Trend Watch: How esports are (not so) quietly entering the betting pantheon

The following article is a paid guest post by PMML Corp. co-founder and CEO Steven Salz.


It’s impossible to think of sports in the 1920s and not think of Babe Ruth. He was as close to a God as you could get in American sports, and 100 years later he is still widely regarded as the greatest player in the history of baseball. But even in his own time, he was not the most popular professional athlete in the United States.

That honour goes to Joe Lewis and Man o’War. As inconceivable as it may seem, the most iconic player in the history of baseball was overshadowed by a boxer and a racehorse. In fact, exactly a century ago the New York Times named Ruth and Man o’War as its 1920 co-athletes of the year. That’s unfathomable to think about today.

Today, boxing and racing are barely on the radar for most Americans. Instead, sports like professional football and college basketball are at the top of the ratings mountain – not surprisingly, they are also among the most popular for sports bettors. And esports are well on their way to joining them.

That’s why Canada needs to have a legal, regulated market to allow people to safely bet on the many game titles that make up esports. The good news is that after decades of failed attempts to legalize single-event betting, it looks like it’s finally going to happen. That’s a major boon for esports enthusiasts – and the timing is perfect for an industry that is rapidly expanding and moving from the fringes to the mainstream. 

G2 Esports claiming the Rainbow Six Siege Invitational 2019 trophy in Montreal
G2 Esports claiming the Rainbow Six Siege Invitational 2019 trophy in Montreal. Source: G2 Esports

A few weeks ago, the government of Canada announced a plan to allow people to legally place bets on single events, which we believe would include esports. This is a massive change, because until now the only kind of action allowed under Canadian law were parlays, or bets on multiple contests. It’s also a key to decreasing a black market that generates $10 billion a year in betting turnover with zero regulatory oversight.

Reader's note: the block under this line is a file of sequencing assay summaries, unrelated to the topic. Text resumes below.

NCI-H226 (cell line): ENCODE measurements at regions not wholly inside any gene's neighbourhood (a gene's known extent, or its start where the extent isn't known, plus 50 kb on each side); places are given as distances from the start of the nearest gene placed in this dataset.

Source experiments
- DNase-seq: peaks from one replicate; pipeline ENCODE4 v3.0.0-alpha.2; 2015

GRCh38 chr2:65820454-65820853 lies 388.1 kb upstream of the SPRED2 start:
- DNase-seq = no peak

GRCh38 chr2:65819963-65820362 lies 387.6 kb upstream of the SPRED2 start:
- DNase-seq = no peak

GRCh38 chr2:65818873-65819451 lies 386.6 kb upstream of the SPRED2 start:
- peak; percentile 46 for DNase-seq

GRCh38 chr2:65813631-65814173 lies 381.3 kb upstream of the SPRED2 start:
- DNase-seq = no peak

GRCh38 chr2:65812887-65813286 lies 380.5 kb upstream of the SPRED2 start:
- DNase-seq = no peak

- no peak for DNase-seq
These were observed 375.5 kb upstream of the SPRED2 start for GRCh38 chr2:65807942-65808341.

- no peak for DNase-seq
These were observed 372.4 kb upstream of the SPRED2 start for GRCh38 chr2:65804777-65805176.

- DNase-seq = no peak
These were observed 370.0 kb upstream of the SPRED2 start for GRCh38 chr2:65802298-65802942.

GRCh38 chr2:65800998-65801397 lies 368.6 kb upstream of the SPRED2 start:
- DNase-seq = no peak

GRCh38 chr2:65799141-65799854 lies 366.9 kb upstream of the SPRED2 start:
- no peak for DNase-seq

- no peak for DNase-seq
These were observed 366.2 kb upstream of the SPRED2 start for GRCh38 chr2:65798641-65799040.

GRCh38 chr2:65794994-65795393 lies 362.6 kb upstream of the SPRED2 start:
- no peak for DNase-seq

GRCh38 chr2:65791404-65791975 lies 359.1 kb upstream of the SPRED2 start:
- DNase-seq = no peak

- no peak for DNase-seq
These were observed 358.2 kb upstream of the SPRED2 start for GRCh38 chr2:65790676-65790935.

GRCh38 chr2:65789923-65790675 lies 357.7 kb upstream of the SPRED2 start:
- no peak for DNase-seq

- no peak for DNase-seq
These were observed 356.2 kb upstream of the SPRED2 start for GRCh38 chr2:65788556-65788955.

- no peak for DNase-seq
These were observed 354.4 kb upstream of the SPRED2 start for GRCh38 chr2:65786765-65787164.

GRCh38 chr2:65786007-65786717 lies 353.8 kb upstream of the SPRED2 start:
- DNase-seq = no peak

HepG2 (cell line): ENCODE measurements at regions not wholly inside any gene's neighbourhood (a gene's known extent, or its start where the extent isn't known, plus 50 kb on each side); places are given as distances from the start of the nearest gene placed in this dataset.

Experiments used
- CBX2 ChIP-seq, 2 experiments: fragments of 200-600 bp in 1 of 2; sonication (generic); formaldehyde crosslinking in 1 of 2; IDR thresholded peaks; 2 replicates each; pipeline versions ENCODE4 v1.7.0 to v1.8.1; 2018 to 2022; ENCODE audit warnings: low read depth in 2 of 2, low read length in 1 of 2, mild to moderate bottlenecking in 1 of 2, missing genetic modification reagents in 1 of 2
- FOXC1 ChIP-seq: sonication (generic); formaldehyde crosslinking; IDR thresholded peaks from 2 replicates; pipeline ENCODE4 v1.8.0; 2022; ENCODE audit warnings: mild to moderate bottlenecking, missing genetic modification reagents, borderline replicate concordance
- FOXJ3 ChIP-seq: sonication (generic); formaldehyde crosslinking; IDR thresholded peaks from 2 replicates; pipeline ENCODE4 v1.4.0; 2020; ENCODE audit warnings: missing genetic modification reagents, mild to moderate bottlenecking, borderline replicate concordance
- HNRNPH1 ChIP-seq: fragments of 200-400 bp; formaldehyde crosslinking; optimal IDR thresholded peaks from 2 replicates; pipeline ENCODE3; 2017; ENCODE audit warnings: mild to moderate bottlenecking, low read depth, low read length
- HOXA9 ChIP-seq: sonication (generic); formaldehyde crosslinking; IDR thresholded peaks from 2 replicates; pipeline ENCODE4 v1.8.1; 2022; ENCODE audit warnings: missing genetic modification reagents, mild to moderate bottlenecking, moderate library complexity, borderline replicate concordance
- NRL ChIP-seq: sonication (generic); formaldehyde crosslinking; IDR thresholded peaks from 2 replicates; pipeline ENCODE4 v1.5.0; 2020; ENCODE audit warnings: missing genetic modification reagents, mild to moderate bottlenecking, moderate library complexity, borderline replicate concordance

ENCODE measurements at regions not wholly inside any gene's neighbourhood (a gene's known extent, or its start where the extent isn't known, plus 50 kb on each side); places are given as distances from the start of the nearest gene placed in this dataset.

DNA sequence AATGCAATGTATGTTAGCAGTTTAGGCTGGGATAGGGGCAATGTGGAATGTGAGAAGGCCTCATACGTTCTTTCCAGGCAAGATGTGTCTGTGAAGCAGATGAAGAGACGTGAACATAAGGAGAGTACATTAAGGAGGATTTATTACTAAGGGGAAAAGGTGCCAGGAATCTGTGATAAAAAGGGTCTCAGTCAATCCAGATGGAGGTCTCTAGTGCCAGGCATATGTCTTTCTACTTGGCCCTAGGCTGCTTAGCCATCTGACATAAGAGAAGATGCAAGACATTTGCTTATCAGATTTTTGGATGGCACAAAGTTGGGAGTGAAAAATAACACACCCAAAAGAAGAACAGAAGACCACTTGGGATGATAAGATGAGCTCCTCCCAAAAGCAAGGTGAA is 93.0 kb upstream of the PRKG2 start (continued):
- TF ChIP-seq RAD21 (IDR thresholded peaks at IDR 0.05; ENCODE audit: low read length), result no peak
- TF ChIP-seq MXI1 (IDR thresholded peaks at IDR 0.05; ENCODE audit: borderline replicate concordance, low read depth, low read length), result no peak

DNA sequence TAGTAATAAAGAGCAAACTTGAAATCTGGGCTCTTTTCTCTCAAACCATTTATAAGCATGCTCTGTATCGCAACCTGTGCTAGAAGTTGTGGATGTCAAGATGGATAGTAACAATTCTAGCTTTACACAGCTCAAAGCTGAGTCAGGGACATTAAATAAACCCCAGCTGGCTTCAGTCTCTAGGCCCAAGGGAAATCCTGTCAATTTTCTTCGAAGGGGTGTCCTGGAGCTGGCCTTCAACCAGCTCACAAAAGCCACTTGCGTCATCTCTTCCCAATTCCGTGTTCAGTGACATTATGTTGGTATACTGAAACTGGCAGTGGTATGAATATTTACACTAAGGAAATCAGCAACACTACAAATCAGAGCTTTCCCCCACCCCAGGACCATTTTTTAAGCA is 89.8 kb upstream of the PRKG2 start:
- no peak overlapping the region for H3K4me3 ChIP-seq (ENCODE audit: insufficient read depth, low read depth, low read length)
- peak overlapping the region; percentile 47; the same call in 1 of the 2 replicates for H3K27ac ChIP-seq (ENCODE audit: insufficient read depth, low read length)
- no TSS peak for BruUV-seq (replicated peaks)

This is great news for everyone from the federal government to provincial and municipal governments, to sports leagues and teams, and to bettors themselves. It’s also great news for the esports community, which is rapidly entering the mainstream not only as a spectator sport, but as a popular gambling vertical.

15 years ago, the idea of paying money to watch someone play video games would have sounded absurd, but today it is a multi-billion-dollar industry that attracts world-class competitors. Over the last three years there have been a number of efforts to have esports recognized as an Olympic event, and they are being strongly considered for the 2024 games. In fact, five esports competitors were included in the Olympic torch relay for the 2018 winter Olympics in South Korea.

And it’s not just about the quality of play: tens of millions of people watch the League of Legends Worlds every year, this is many times higher than peak viewership of a Stanley Cup Final. Those are amazing numbers for a form of entertainment that barely existed just two decades ago.


In many ways, the legalization of single event gaming dovetails perfectly with the explosion of esports not just in Canada, but around the world. Betting on esports is a relatively new phenomenon, and the ability to legally wager on events will improve its legitimacy among a wider audience. This in turn should lead to greater investment, higher-value prize money, and increased participation and viewership.

One of the key advantages of the proposed new legislation is that it will cover in person as well as online gaming. That is huge news for esports, where bettors live all over the world and follow events in Seoul just as easily as they do contests in Toronto. In practical terms, that means that people need to be able to place safe, legal bets no matter where they are. 

There are plenty of online gambling sites out there for Canadian sports bettors, and many of them accept bets on esports events. The problem is that many of them also are either illegal or operate in a grey zone. The proposed legislation – which was tabled by federal Justice Minister David Lametti – would allow operators to offer single-game betting in a government supported (and taxed) environment.

This is amazing news for consumers, who will  have more legal protections and an overall lower friction betting experience when they bet on single events, and it’s also a boon to Canadian companies that facilitate online and in-person gambling. 

There are still a lot of details to be worked out, even if the legislation passes. As with any major legislative shift, we can expect a lot of push and pull as companies, legislatures, and judges iron out the specifics of what gaming legalization looks like. In many ways, we can expect the process to be like what has happened in the cannabis industry over the last two years as legalization has been defined and fine-tuned. But this legislation is nothing but good news for esports enthusiasts who want to bet on their favourite teams.


Steve Salz is Co-Founder and CEO of PMML Corp., the Toronto, Canada, domiciled parent company of next gen sportsbook Rivalry.

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